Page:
With all of this more or less retained in my head, we had an early start (5am early) on the 24th and set off to the farm that would be our home for the next few days.
It’s so hard to sum up my time at the festival into a single post. Glastonbury went way beyond anything I could have expected, and those five days felt like a lifetime whilst simultaneously racing by far too quickly.
Drawing from that, I’ll instead share some of the highlights, as well as the all-important lessons learned, from my very first Glastonbury.
Oh. My. Goodness.
I feel like I go to a lot of gigs since moving to London, but what happens when you throw so many bands in one place at the same time?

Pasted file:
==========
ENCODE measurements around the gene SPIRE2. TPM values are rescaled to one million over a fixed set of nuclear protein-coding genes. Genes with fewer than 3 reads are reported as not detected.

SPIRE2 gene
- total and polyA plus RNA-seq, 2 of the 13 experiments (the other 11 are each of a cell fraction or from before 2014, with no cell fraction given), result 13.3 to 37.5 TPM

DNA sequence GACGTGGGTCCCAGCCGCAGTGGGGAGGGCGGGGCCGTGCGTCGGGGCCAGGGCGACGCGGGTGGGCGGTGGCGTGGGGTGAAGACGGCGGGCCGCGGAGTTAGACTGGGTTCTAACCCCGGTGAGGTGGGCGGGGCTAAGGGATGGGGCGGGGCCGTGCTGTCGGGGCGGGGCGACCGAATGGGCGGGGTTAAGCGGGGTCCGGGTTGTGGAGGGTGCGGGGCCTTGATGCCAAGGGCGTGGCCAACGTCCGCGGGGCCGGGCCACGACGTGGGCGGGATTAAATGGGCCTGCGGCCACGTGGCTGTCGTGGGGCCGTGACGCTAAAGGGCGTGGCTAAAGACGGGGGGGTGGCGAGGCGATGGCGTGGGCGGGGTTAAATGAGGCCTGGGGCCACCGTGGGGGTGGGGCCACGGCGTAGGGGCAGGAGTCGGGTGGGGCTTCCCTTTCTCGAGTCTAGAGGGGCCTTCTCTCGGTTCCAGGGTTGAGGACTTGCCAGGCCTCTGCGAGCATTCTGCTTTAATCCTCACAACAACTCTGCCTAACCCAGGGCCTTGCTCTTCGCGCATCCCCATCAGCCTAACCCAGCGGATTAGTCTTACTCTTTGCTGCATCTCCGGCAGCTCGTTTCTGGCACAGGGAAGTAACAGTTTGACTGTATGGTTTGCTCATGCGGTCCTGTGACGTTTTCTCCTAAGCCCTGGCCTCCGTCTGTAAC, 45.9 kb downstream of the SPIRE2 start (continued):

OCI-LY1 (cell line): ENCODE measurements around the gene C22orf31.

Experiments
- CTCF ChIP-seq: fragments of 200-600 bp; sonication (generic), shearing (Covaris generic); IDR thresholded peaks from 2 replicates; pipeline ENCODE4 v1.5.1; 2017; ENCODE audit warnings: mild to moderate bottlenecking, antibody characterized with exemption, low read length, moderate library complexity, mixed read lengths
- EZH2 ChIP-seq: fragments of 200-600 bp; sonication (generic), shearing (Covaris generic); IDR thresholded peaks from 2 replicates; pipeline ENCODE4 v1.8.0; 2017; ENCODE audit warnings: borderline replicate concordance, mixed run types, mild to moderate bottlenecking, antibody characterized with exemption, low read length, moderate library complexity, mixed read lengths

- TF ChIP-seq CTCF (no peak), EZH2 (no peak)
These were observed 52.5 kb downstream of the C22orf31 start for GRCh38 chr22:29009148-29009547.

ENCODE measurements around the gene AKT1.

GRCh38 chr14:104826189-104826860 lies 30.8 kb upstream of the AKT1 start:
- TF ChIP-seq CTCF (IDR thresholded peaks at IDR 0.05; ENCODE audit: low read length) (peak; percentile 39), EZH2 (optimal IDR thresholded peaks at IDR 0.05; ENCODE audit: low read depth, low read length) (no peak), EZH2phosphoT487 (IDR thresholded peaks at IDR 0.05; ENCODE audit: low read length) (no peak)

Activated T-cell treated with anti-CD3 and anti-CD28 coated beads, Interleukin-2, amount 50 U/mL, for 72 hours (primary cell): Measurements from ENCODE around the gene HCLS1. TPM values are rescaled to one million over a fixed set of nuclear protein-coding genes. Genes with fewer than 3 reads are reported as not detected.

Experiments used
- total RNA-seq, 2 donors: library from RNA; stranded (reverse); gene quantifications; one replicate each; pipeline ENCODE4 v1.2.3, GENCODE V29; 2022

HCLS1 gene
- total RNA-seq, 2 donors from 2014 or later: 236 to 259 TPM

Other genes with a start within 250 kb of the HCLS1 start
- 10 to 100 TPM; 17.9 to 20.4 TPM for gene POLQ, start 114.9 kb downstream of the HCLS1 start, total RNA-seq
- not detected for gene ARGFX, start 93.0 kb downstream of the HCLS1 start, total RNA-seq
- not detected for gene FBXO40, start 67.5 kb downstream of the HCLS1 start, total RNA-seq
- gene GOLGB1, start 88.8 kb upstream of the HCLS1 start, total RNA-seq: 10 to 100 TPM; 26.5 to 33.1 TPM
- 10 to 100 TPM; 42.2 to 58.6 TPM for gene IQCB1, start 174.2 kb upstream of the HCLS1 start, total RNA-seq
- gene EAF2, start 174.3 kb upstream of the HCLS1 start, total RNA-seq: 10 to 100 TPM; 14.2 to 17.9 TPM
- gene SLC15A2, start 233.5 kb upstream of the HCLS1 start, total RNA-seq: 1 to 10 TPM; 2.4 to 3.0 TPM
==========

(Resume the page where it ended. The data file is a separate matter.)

My brain pretty much imploded when I saw the lineup and then immediately imploded again when I tried to start plotting out all of the musicians I wanted to see.
People come to Glastonbury for many different reasons. Some are there to see the bands, some will sleep all day so that they can make the most of the nightlife and some will just be there for the general vibe (more on that later). We fitted into the first group and I think we spent most of the weekend running from one gig to the next.
When I look back on the list of musicians we saw in those few days, I struggle to believe it: Hinds, James Bay, Alabama Shakes, Jungle, The Vaccines, The Libertines, Florence & the Machine, Prides, George Ezra, Father John Misty, The Maccabees, Ben Howard, SOAK, Hozier, Patti Smith, Lionel Richie (who easily drew in the biggest crowd), alt-J, FKA twigs and The Who.
After five days of dashing from one area of Glastonbury to the next, I thought that I would be exhausted, but instead I just felt more and more energetic so that I could get the most out of the festival.